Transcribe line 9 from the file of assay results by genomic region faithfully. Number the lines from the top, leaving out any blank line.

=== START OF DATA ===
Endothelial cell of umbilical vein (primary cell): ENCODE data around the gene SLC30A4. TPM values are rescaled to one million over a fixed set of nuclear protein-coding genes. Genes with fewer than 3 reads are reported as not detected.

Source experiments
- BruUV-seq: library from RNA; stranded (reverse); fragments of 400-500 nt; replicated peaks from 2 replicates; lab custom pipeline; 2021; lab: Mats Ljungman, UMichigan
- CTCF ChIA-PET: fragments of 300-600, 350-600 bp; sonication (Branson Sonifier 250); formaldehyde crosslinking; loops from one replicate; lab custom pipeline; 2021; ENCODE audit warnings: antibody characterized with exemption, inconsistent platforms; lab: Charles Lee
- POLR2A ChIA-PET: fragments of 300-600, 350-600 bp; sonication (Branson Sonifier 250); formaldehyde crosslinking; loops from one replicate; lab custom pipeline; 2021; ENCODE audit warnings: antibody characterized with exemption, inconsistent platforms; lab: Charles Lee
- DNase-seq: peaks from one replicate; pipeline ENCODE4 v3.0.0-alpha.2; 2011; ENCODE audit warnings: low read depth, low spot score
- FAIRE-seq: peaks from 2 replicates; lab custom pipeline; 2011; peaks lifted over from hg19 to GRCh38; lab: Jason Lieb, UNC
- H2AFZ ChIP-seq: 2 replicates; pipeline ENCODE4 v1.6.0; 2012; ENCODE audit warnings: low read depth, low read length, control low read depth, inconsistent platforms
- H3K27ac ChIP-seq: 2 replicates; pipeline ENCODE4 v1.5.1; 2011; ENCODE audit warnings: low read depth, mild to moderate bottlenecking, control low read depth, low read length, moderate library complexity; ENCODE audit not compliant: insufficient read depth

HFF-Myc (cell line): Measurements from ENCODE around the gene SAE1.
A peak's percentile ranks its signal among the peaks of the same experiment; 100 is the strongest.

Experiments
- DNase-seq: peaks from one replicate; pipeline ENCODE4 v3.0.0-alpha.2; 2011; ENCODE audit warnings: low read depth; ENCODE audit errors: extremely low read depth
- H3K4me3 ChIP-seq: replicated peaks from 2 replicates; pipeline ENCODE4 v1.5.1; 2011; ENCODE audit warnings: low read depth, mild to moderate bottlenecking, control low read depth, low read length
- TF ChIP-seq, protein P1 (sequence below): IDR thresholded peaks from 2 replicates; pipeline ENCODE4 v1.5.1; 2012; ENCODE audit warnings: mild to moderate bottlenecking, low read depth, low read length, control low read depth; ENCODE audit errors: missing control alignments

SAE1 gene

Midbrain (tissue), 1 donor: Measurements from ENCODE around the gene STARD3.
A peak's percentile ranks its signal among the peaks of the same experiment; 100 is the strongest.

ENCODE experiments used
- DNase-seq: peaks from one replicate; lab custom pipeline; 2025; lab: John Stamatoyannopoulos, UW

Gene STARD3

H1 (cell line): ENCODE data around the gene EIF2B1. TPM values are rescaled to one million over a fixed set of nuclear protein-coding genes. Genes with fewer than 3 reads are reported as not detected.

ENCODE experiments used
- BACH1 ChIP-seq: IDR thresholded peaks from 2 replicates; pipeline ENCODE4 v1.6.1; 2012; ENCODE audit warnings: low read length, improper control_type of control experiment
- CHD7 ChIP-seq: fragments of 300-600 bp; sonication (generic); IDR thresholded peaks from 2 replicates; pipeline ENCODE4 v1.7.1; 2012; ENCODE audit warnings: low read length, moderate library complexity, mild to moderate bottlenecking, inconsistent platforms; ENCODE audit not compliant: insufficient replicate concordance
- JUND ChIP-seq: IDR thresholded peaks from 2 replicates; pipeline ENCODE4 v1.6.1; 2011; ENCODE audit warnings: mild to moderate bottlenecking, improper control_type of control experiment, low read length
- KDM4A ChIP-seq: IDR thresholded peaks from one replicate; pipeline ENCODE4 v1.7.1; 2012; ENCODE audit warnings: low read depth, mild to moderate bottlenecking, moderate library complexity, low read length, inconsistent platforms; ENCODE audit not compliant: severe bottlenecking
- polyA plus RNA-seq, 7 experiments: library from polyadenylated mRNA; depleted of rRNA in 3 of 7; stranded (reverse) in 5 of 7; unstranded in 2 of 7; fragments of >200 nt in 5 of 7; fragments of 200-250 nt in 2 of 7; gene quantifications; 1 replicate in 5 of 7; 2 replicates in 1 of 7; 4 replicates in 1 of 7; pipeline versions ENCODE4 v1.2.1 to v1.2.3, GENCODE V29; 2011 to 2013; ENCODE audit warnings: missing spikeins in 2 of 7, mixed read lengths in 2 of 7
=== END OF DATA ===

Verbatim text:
- H3K27ac ChIP-seq: 2 replicates; pipeline ENCODE4 v1.5.1; 2011; ENCODE audit warnings: low read depth, mild to moderate bottlenecking, control low read depth, low read length, moderate library complexity; ENCODE audit not compliant: insufficient read depth